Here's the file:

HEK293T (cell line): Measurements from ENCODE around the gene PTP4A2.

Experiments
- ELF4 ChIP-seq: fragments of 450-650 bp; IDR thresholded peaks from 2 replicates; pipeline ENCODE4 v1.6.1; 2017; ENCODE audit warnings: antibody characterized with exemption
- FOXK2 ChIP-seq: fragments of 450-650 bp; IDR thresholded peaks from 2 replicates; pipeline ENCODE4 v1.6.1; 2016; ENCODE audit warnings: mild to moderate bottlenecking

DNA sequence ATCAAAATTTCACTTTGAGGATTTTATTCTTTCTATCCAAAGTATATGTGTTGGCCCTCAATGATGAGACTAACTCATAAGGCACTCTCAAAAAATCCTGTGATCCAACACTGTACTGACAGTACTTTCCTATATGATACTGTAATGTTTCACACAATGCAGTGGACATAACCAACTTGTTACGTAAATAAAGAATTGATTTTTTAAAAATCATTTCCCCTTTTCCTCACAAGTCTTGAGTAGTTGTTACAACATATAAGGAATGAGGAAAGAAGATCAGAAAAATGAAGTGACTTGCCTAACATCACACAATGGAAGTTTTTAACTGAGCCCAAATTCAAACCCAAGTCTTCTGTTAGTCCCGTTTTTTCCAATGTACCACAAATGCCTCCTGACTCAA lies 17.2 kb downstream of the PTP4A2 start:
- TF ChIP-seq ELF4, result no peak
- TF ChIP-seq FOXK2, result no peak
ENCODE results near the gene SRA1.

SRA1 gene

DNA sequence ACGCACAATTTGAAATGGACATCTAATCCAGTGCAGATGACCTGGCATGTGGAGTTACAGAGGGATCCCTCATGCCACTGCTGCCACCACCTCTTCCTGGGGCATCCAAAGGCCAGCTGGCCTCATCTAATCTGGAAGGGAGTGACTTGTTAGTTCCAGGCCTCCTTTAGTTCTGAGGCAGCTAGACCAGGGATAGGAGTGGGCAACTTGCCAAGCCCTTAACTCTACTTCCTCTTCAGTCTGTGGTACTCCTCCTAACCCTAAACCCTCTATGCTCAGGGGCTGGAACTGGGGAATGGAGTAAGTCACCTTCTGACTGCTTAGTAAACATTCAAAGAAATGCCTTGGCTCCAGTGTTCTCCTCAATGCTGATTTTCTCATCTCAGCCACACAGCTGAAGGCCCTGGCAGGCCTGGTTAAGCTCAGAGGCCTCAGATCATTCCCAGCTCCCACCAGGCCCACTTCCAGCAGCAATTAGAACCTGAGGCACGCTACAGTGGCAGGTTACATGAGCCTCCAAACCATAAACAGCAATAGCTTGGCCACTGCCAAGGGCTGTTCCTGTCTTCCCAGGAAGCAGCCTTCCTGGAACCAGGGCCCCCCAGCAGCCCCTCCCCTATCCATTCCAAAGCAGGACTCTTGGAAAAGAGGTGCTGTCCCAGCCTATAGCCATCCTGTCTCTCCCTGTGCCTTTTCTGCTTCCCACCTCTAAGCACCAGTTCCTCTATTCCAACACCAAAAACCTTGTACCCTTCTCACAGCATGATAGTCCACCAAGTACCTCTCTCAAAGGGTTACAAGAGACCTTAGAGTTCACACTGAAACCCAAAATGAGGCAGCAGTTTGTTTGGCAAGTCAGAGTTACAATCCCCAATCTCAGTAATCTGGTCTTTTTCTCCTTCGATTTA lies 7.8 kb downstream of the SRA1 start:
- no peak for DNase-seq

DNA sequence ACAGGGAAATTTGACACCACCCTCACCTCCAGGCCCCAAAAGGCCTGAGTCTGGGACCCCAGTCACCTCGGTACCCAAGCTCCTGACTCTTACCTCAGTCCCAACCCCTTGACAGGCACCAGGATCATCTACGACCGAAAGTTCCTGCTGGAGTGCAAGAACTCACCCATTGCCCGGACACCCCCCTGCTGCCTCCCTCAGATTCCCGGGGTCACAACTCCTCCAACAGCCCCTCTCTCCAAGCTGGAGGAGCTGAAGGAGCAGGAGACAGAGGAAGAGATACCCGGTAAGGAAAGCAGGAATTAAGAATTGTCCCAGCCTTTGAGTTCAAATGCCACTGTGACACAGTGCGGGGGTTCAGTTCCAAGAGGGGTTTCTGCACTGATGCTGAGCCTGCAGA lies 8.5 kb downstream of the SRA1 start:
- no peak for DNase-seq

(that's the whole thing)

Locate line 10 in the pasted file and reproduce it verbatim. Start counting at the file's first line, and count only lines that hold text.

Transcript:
DNA sequence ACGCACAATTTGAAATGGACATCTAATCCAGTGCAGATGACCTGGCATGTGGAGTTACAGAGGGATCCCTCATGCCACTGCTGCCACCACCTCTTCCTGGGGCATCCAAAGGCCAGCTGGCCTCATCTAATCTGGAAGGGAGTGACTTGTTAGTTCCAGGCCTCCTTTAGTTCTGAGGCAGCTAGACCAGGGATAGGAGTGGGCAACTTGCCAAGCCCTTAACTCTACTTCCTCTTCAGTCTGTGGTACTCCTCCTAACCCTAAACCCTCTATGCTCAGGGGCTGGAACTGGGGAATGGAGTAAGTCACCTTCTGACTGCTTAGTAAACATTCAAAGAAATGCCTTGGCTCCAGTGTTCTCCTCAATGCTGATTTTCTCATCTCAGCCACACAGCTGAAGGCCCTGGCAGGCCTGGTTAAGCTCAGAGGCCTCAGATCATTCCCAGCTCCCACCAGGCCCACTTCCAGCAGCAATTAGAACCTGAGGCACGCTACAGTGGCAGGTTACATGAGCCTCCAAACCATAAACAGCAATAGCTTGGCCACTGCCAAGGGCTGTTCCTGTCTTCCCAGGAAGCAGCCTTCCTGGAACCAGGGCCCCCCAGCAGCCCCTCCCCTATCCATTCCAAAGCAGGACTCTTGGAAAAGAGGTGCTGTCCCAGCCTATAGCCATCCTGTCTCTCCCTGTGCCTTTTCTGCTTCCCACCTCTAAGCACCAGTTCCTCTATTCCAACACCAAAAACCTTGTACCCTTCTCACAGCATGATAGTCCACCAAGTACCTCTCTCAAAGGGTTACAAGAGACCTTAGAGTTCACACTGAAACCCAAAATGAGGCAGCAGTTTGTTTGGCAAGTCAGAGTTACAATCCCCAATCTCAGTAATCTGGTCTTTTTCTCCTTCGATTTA lies 7.8 kb downstream of the SRA1 start: